Frequently Asked Questions
COVID-19's Effects on Your Pre-Tax Benefits
As we move through these unprecedented times with COVID-19 we have received many calls from clients and participants about how recent legislation and mandates affect your FSA's, Commuter benefits, and HSA's. In response, we have compiled the following list of Questions and Answers. Note that we are updating these online as additional regulations and guidance are released.
Flexible Spending Accounts
Dependent Care FSA
- I am required to work from home—can I decrease my DCFSA election?
Yes. You may reduce your per-pay deduction or drop it altogether while you are at home. When you return to the office full-time and care is again necessary, you can increase or start deductions again.
- I must still go to work, but I have had to change my daycare provider—can I change my DCFSA election?
Yes, if you had to find "emergency" daycare or change your provider altogether and this led to an increase or decrease in what you pay for the daycare, you may increase or decrease your election consistent with the change. If the cost of your daycare changes again for some reason, you may change your election accordingly.
- I must still go to work, but my child's school is closed and now I need daycare—can I change my DCFSA election?
Yes, since you have a new need for daycare, you can increase your election. Once schools re-open and you need for daycare changes, you may decrease your election accordingly. This also applies to employees who had not previously signed up for the DCFSA account—since they now have a need for daycare, they can make an election, and can also decrease or stop that election once schools re-open.
- What happens if I lose my job or am laid off—can I still get reimbursed?
Yes. You can still be reimbursed for eligible expenses that are incurred through the end of the current plan year (remember that daycare expenses are not eligible if you are not employed or actively seeking new employment), and you can submit claims through your employer's specific submission deadline.
- Can I be refunded for amounts that I have already put into my DCFSA account?
No. While the rules around changing Dependent Care elections are fairly lenient, the regulations that govern the account do not allow a refund.
Health Care FSA (HCFSA)
- What happens if lose my job or I'm temporarily laid off and my HCFSA election terminates?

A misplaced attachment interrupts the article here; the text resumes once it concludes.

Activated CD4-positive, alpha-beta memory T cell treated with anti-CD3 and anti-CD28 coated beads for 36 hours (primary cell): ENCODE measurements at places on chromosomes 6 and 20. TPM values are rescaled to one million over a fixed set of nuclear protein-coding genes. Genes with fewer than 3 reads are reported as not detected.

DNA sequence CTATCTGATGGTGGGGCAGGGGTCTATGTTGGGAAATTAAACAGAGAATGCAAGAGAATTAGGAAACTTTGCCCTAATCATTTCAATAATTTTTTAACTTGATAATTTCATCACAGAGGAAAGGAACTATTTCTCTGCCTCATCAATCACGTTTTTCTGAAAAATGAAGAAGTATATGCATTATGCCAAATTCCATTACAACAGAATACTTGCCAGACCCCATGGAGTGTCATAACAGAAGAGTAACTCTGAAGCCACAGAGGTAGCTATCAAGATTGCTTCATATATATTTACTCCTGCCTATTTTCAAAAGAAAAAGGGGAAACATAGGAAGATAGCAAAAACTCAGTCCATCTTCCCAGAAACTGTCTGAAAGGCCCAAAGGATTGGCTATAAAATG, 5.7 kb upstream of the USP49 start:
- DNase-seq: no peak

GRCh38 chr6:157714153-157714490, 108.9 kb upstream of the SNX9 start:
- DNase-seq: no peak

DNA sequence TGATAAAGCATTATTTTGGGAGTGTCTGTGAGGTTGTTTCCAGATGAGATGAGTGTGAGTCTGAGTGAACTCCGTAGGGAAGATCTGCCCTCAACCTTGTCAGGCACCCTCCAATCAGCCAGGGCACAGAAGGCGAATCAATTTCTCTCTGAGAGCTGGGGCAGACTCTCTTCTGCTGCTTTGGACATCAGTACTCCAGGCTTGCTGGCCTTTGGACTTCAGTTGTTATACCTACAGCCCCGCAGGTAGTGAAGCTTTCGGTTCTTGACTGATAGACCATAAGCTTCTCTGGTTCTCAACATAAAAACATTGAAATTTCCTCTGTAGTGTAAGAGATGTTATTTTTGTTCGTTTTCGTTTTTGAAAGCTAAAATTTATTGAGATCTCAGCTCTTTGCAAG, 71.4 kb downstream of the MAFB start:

You'll still be able to be reimbursed for expenses that you incurred prior to your termination date, and you can submit claims through your employer's specific submission deadline. Also, you may be eligible for COBRA continuation coverage.
- How does COBRA work for the HCFSA account—is it the same as continuing my medical insurance coverage?
The rules are different and being eligible to continue your medical coverage doesn’t necessarily mean that you are eligible to continue your HCFSA account. If you are notified that you are eligible to continue the HCFSA account, you would continue to contribute to the account, but on an after-tax basis. For each month that you pay the applicable “premium,” your account termination date will be extended to the end of that month, and you’d be able to incur expenses and get reimbursed. You would still have through your employer’s specific submission deadline to send in your claims.
- I or a family member have the virus, so my medical bills have increased—can I increase my HCFSA election?
Normally, an increase in expenses doesn’t qualify as a status change event that would allow you to change your election. However, recent regulations give employers the option to allow employees to change their elections in the absence of a status change (see question 5 below).
- I am experiencing a financial hardship due to the COVID-19 situation. Can I be refunded for amounts that I have already put into my HCFSA account?
No. But you can submit claims and get reimbursed for those amounts.
- Is there any way that I can change my original HCFSA election?